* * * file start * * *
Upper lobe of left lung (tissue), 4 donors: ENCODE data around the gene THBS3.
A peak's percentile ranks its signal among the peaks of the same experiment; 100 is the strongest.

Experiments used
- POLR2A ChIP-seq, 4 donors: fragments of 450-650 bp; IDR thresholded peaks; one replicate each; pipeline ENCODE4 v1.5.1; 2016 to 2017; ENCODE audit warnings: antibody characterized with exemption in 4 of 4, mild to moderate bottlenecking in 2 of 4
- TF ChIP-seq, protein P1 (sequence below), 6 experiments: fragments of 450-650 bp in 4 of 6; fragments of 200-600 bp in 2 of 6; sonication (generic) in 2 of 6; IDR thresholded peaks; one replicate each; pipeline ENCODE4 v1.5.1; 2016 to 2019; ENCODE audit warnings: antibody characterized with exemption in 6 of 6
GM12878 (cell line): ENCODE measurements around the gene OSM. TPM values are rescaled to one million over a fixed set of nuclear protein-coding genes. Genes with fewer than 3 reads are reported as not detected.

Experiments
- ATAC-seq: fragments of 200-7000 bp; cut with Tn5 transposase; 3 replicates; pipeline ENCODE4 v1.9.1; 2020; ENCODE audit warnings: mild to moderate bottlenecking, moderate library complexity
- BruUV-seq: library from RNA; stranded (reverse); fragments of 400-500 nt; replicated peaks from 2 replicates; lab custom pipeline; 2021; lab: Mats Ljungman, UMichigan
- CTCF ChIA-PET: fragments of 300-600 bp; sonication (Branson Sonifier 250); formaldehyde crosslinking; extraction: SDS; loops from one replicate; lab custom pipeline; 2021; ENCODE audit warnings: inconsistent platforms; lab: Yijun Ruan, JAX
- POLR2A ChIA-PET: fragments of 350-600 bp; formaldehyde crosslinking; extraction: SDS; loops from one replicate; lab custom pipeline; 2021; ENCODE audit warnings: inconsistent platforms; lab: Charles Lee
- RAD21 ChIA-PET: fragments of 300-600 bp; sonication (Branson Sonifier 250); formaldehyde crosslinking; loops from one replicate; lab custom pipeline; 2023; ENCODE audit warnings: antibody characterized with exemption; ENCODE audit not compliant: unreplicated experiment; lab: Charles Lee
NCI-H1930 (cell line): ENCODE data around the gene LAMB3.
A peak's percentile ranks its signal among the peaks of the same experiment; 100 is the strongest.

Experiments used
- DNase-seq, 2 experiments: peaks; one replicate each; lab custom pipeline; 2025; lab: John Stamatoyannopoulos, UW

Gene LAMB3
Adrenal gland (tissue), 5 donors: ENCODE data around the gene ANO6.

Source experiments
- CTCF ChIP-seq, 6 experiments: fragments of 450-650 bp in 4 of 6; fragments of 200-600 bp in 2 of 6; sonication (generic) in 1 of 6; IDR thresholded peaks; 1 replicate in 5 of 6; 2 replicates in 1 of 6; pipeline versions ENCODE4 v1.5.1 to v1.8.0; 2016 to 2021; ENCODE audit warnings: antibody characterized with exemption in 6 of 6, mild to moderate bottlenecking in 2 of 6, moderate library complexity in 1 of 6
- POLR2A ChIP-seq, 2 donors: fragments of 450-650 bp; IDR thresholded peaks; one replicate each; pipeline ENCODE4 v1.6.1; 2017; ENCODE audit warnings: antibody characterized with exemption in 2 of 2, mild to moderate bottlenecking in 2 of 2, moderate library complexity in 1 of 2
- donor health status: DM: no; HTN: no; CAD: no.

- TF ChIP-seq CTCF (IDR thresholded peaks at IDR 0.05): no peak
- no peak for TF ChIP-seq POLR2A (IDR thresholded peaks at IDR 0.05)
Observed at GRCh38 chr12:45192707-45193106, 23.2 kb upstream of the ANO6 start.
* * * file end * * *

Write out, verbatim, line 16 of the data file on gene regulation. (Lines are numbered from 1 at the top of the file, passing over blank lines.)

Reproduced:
- DNase-seq, 2 experiments: peaks; one replicate each; lab custom pipeline; 2025; lab: John Stamatoyannopoulos, UW